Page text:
February 9, 2016KR BlogBlogCurrent EventsEnthusiams

“We All Slaves”: Kanye’s Theory of Power

Back in the days, if slaves had they own money they could buy they own freedom. We all slaves, we slaves to Nike, we slaves to Benz, we slaves to public perception. . . . I made music that made money. But at the end of the day, Lucian Grainge still cut my music checks. As powerful as my voice is, Lucian still runs fifty percent of the music industry. Francois Pinaud owns Balenciaga, Puma, Saint-Laurent, Stella McCartney. [Bernard] Arnaud owns Louis Vuitton, Celine, Givenchy. Renzo Rosso owns Margiela, Diesel, Marni, Viktor and Rolf. These guys got factories. These guys have factories. They run that.

—Kanye West, Interview with Sway, November 26, 2013

What, precisely, is the new slavery, according to Kanye? The easy answer is that Kanye is ranting against consumerism, but he is actually pointing out a power structure and wealth imbalance that is often ignored in the mainstream media. Similar to songs like “All Falls Down,” Kanye’s critique includes a critique of himself—“I know that we the new slaves”—for he is a participant, as we all are, in our own subjection to consumer culture.

Ultimately, however, one of Kanye’s more radical points is that the new slavery is about rich people like Kanye—of any race—being slaves to consumption and perception, and being economically subordinate to a class of people far wealthier than 99 percent of the 1 percent, the class of people that owns and controls multinational conglomerates and global investment firms, a class that I’d like to call the 0.1 percent. Yet, the 0.1 percent is a bit of a misnomer, for, as Kanye points out in his now infamous interview with Sway, there are roughly 1,400 billionaires in this neoliberal world. Technically, they constitute 0.00002 percent of the global population.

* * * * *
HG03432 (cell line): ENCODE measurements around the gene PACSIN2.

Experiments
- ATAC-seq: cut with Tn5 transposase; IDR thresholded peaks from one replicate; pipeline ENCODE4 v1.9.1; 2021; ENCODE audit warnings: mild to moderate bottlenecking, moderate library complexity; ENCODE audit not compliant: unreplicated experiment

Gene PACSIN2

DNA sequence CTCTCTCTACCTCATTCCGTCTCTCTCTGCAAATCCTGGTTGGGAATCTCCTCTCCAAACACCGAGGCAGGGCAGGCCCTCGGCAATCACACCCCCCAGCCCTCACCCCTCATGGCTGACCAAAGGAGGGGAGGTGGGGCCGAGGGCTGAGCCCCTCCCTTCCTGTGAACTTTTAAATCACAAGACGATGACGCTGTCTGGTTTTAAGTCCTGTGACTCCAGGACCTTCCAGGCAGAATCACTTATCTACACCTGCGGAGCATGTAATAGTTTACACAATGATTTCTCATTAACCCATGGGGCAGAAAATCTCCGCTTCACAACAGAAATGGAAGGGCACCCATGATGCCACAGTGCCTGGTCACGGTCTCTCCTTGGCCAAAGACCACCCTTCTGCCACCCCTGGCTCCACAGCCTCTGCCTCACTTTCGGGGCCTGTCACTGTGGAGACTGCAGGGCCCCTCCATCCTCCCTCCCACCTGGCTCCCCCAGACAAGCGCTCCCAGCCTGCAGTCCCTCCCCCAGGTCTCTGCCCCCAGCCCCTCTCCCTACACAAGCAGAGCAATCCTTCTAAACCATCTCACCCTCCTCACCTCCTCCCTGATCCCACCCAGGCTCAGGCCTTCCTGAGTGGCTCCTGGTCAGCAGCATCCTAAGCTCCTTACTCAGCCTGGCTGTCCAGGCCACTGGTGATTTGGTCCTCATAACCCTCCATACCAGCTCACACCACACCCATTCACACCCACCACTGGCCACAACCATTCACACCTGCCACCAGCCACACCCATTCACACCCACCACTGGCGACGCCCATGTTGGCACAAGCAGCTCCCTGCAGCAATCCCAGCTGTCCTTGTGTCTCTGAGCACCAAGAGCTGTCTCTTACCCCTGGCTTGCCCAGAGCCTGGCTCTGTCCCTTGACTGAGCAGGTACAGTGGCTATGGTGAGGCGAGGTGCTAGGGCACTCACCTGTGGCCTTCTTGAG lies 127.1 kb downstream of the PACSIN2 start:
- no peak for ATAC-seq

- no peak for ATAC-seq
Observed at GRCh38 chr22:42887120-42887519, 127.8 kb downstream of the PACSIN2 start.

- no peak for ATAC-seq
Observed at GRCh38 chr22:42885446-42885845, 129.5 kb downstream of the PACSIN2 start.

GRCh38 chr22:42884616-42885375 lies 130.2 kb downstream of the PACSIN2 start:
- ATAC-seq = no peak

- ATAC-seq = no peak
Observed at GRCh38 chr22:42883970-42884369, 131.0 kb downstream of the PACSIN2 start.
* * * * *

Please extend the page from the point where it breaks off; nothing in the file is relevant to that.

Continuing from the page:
However, this information is already out of date since the November 26, 2013 interview. As of the end of 2015, there were 1,826 people that made the Forbes World’s Billionaires List. As Kanye also points out, only 11 of them are black, nine of them being African, and two being African American. Kanye is pushing us past the debate about whether examples of black success and wealth like himself are a reflection of racial progress or are simply tokenism. At the highest levels of wealth and power, Kanye tells us, the world is ruled by a very small class of people, and 0.1 percent of those rulers are African American.

Kanye is relatively powerless within the music industry when compared to people like Lucian Grainge, who signs his checks. Grainge is the CEO of the Universal Music Group, and appears first in Kanye’s list of powerful men in the epigraph—most of whom the majority of us have never heard of—who own the luxury brands that celebrities wear as the mark of their status, wealth, and power. But celebrities like himself are not in a powerful position: “They take these celebrities and they show you this fabulous life of non-billionaires. . . . Maybe it’s like 20 hot celebrities a year. It’s 1,470 billionaires. Those 20 celebrities, if they were billionaires they could make sure they’re celebrities forever.” Instead, the billionaires, who are truly powerful, decide whose lives will be showcased by mass media outlets, decide who matters, decide who will have careers in any given creative industry.

To offer one example of the kind of massive empires now being consolidated under the new slavery, consider the conglomerate Louis Vuitton Möet Hennessy (LVMH). According to the company’s website, “LVMH is home to 70 distinguished houses rooted in six different sectors.” Rather than offer a complete list of companies they own in the “Wines and Spirits” sector, here are some of the more recognizable brands (all of the following lists are abbreviated): Dom Perignon, Möet & Chandon, Veuve Cliquot, Glenmorangie, Ardbeg, Krug, Belvedere. In “Fashion and Leather Goods”: Louis Vuitton, Berluti, Fendi, Céline, Christian Dior, Givenchy, Kenzo, Donna Karan, Thomas Pink, Marc Jacobs. In “Watches and Jewelry”: Tag Heuer, Zenith, Bvlgari, Fred, Hublot, De Beers Diamond Jewellers. Their other houses in other sectors include: Sephora, Starboard Cruise Services, Le Grande Epicerie de Paris, and Cheval Blanc hotels.